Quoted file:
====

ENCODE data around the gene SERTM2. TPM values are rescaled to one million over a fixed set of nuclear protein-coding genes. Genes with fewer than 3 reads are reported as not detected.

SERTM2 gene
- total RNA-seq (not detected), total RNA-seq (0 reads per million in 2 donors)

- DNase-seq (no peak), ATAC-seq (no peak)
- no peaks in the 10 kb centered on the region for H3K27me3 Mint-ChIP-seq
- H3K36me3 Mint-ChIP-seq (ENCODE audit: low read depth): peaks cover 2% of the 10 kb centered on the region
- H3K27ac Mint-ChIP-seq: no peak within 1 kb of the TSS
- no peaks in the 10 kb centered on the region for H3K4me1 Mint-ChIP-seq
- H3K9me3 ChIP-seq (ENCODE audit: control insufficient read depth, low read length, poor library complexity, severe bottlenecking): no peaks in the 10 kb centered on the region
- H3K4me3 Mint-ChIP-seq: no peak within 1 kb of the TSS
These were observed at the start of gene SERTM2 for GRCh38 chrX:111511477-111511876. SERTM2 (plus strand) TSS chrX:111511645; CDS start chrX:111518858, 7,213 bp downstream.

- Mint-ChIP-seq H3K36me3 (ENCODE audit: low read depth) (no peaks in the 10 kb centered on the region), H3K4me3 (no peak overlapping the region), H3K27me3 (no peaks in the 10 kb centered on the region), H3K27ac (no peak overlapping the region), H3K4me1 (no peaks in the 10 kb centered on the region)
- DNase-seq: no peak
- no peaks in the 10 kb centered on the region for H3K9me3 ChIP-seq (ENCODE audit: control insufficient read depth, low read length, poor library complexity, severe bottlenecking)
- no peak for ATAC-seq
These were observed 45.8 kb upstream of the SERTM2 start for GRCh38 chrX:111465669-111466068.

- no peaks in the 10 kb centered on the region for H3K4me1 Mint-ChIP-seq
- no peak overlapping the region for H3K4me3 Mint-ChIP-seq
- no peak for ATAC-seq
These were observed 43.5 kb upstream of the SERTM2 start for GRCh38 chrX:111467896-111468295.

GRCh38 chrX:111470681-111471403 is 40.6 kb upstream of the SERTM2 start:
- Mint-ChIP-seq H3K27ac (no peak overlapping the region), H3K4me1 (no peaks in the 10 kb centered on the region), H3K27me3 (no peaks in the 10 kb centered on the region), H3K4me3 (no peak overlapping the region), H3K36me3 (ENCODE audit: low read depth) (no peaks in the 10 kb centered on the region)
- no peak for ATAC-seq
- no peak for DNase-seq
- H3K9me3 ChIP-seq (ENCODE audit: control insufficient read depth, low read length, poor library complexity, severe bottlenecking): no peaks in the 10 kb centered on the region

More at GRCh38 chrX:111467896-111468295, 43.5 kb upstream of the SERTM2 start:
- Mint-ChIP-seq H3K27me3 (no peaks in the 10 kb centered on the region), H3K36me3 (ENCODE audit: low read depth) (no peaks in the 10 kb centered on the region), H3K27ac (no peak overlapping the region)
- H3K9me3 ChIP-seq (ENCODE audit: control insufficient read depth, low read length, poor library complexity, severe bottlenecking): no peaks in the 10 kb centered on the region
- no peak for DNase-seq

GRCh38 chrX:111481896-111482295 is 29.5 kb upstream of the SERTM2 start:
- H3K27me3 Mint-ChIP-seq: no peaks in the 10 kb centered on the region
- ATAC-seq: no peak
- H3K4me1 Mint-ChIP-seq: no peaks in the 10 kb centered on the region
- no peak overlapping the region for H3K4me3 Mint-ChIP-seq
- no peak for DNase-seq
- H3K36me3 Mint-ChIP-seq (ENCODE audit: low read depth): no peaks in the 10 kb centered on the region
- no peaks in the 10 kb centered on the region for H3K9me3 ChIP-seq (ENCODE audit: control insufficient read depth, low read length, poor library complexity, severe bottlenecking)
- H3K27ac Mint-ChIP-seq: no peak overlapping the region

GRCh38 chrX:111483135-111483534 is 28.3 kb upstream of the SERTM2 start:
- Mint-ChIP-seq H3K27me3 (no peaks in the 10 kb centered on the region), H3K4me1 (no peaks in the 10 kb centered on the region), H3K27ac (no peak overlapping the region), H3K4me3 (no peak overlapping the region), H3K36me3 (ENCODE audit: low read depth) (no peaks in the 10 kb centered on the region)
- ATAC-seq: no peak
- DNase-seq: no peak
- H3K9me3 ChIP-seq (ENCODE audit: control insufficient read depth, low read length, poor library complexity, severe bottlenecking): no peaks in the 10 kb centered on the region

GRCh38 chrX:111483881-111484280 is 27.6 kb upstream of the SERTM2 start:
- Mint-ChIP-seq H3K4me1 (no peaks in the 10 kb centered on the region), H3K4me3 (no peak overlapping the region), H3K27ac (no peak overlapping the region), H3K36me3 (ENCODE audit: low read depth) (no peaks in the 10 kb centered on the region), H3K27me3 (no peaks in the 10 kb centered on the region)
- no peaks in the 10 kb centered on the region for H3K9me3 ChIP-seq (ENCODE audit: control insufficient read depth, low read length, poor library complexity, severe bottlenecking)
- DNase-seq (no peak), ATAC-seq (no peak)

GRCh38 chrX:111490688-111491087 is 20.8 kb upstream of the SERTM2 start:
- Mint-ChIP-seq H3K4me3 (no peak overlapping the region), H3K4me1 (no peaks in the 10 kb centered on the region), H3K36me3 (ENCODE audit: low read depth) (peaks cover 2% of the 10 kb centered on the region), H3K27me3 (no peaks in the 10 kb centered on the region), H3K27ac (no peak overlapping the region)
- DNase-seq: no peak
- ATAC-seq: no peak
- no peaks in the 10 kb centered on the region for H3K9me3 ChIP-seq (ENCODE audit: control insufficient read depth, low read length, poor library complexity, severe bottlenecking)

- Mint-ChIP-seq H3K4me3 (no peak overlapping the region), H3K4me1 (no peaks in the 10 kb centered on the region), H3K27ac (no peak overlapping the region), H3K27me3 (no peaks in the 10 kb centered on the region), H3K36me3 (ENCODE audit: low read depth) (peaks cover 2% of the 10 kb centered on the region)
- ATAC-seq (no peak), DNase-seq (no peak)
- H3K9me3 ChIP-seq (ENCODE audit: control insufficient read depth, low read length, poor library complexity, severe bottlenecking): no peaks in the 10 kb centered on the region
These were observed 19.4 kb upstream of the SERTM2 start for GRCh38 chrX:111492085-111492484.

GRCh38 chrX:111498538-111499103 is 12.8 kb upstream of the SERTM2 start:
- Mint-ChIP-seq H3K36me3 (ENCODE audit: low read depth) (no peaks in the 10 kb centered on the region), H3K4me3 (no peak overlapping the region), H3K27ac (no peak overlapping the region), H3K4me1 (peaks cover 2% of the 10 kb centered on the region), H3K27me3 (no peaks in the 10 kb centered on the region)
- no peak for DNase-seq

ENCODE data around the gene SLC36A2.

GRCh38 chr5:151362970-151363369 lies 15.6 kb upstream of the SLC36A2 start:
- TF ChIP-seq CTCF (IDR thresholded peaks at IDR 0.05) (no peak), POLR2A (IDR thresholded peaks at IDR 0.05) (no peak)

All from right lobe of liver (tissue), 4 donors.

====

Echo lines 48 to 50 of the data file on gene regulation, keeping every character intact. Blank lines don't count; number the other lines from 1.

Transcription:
GRCh38 chrX:111490688-111491087 is 20.8 kb upstream of the SERTM2 start:
- Mint-ChIP-seq H3K4me3 (no peak overlapping the region), H3K4me1 (no peaks in the 10 kb centered on the region), H3K36me3 (ENCODE audit: low read depth) (peaks cover 2% of the 10 kb centered on the region), H3K27me3 (no peaks in the 10 kb centered on the region), H3K27ac (no peak overlapping the region)
- DNase-seq: no peak